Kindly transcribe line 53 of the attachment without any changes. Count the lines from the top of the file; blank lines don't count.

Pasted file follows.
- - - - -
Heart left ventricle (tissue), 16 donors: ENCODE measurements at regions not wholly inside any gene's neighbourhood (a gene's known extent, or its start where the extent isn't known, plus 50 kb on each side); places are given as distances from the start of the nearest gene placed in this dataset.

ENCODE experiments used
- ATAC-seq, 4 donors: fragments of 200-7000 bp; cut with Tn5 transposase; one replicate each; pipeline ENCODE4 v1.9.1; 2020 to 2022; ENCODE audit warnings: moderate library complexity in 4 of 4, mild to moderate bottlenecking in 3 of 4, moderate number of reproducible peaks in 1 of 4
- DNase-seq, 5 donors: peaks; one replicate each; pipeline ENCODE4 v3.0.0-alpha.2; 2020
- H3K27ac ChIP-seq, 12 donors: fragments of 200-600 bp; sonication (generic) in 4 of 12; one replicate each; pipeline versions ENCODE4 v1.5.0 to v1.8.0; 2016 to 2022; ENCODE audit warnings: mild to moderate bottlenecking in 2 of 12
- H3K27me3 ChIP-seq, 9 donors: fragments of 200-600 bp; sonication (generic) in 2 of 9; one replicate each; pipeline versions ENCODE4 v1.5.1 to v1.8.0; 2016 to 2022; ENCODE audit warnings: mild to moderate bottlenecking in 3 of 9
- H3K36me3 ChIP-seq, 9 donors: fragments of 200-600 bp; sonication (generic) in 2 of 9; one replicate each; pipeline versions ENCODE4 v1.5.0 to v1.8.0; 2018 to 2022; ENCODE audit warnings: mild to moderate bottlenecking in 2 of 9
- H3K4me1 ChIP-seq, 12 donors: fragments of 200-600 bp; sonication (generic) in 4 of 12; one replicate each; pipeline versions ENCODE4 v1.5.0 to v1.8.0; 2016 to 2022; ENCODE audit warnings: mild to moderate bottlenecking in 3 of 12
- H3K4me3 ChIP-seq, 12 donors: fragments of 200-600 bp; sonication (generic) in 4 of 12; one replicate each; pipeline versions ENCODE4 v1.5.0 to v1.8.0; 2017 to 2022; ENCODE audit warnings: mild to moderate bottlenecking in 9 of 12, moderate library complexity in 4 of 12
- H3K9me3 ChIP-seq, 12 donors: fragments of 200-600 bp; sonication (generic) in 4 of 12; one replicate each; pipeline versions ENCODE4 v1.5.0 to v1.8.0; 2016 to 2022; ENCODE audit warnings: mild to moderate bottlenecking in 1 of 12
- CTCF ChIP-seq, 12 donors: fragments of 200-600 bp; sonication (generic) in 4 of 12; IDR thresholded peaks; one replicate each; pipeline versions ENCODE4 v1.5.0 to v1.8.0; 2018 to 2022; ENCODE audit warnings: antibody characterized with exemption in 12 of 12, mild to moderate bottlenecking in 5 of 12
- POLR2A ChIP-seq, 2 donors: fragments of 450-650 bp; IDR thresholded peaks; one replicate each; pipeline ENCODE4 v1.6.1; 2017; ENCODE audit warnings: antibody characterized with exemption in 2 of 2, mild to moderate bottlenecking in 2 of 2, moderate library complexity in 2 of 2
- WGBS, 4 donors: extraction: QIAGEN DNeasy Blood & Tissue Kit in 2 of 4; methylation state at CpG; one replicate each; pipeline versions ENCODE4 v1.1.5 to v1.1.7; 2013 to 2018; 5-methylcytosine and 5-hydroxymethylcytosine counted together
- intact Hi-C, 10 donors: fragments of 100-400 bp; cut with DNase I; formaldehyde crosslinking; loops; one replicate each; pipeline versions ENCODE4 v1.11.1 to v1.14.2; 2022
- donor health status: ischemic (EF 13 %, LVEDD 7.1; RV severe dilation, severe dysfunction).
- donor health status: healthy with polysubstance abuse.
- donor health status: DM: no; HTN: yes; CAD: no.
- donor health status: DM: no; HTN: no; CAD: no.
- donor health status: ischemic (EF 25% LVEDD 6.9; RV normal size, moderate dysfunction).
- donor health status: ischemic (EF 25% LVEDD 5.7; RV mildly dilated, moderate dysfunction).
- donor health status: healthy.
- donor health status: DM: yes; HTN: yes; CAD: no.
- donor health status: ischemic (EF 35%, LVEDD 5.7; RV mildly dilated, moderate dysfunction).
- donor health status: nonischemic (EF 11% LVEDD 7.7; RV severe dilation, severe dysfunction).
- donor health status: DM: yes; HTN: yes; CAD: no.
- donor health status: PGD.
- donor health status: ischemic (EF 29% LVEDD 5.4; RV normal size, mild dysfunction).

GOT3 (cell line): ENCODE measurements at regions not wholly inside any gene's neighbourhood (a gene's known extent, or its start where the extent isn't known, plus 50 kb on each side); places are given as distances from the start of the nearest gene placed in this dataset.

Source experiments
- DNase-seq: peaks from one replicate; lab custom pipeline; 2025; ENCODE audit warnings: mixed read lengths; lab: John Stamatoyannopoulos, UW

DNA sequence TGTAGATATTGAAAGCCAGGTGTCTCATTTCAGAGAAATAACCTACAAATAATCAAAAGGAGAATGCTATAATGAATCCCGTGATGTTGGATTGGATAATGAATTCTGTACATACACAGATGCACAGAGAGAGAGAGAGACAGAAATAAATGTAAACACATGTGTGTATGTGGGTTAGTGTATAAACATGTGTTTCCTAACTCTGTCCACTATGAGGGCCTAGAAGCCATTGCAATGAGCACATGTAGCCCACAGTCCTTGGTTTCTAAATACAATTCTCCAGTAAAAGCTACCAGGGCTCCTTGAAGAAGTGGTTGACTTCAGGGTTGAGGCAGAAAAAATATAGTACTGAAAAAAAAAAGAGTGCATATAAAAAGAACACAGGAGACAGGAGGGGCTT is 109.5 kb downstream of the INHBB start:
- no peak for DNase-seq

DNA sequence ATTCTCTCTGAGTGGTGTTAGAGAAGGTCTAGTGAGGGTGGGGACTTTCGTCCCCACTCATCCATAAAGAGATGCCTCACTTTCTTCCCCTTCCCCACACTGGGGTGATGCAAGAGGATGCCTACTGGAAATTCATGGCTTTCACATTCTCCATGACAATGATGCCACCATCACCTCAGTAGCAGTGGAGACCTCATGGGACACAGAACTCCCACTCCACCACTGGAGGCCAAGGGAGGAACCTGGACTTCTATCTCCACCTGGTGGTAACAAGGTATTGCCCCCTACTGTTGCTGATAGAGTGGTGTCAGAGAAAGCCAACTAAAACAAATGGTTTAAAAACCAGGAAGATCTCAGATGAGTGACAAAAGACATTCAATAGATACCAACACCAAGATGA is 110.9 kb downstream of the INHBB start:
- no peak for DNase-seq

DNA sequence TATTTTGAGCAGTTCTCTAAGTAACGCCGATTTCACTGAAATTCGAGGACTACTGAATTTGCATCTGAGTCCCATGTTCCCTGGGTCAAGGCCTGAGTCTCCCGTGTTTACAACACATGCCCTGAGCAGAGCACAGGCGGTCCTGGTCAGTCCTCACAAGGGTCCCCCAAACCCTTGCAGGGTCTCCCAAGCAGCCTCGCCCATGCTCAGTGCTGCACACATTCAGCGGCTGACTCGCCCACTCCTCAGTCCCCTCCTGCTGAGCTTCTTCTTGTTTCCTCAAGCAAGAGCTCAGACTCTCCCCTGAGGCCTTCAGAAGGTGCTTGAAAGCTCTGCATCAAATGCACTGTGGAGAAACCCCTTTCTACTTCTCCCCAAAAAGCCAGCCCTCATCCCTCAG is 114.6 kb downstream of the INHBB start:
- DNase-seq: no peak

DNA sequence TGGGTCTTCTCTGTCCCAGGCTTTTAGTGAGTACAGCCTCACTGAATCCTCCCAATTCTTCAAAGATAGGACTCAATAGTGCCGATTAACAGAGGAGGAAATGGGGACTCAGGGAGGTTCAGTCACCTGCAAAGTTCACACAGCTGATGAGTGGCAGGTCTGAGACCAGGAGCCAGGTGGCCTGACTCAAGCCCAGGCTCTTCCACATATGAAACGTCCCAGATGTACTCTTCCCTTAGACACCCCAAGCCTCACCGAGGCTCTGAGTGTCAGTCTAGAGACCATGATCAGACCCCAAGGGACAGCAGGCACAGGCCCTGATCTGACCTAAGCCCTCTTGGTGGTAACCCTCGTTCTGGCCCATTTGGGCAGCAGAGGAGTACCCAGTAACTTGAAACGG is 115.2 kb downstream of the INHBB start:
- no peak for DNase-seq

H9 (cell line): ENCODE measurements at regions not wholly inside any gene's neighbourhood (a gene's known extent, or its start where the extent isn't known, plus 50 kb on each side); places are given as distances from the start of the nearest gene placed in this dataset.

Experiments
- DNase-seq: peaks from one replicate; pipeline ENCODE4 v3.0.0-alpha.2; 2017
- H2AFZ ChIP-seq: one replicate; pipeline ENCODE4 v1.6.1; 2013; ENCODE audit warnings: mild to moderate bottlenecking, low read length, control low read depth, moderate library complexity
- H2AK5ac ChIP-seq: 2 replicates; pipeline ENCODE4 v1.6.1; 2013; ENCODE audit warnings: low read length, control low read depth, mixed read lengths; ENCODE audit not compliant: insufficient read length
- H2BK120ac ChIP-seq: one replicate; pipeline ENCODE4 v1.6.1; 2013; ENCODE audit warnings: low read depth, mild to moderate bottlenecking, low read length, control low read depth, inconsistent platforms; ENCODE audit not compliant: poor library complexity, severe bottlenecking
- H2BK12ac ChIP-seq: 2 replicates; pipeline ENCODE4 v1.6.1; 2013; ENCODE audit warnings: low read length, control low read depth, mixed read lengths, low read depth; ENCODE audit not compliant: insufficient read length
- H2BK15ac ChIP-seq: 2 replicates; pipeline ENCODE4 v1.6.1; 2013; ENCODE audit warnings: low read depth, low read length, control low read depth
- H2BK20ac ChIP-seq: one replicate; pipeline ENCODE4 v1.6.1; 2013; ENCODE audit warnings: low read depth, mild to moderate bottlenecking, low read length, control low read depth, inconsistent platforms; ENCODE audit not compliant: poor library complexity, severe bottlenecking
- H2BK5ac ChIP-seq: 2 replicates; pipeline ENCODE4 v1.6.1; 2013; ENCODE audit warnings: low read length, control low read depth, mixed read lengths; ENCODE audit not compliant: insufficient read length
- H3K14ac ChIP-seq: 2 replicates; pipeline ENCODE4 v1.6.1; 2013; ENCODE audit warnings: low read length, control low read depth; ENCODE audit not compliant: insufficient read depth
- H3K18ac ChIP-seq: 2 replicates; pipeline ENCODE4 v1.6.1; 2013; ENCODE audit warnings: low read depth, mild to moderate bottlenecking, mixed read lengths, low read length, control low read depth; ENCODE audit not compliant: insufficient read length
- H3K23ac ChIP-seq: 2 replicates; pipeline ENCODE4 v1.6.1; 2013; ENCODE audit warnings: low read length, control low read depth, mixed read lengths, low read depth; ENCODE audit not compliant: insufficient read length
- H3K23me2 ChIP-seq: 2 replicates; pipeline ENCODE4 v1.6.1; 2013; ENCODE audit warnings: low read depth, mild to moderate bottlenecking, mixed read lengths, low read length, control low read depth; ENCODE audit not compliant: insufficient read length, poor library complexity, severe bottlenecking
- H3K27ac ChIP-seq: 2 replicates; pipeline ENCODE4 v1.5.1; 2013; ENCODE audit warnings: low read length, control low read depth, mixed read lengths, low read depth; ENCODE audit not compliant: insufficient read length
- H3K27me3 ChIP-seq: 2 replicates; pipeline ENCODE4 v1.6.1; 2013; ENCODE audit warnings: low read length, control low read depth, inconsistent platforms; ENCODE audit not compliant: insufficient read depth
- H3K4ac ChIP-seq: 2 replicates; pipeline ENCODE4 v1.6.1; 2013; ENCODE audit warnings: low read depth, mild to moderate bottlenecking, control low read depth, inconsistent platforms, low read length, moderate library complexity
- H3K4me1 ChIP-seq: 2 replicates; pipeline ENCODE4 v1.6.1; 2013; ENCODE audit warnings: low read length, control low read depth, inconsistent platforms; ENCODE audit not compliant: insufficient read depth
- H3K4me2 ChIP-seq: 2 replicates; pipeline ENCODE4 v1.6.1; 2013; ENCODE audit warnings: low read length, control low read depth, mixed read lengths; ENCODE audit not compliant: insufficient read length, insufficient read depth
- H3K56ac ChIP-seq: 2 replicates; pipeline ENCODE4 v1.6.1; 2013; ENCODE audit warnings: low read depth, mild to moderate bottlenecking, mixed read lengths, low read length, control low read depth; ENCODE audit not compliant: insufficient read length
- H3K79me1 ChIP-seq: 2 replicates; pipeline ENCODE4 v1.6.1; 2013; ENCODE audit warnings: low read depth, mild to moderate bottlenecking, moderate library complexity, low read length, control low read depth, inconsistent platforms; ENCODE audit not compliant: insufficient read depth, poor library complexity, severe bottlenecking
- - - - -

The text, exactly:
- H3K27ac ChIP-seq: 2 replicates; pipeline ENCODE4 v1.5.1; 2013; ENCODE audit warnings: low read length, control low read depth, mixed read lengths, low read depth; ENCODE audit not compliant: insufficient read length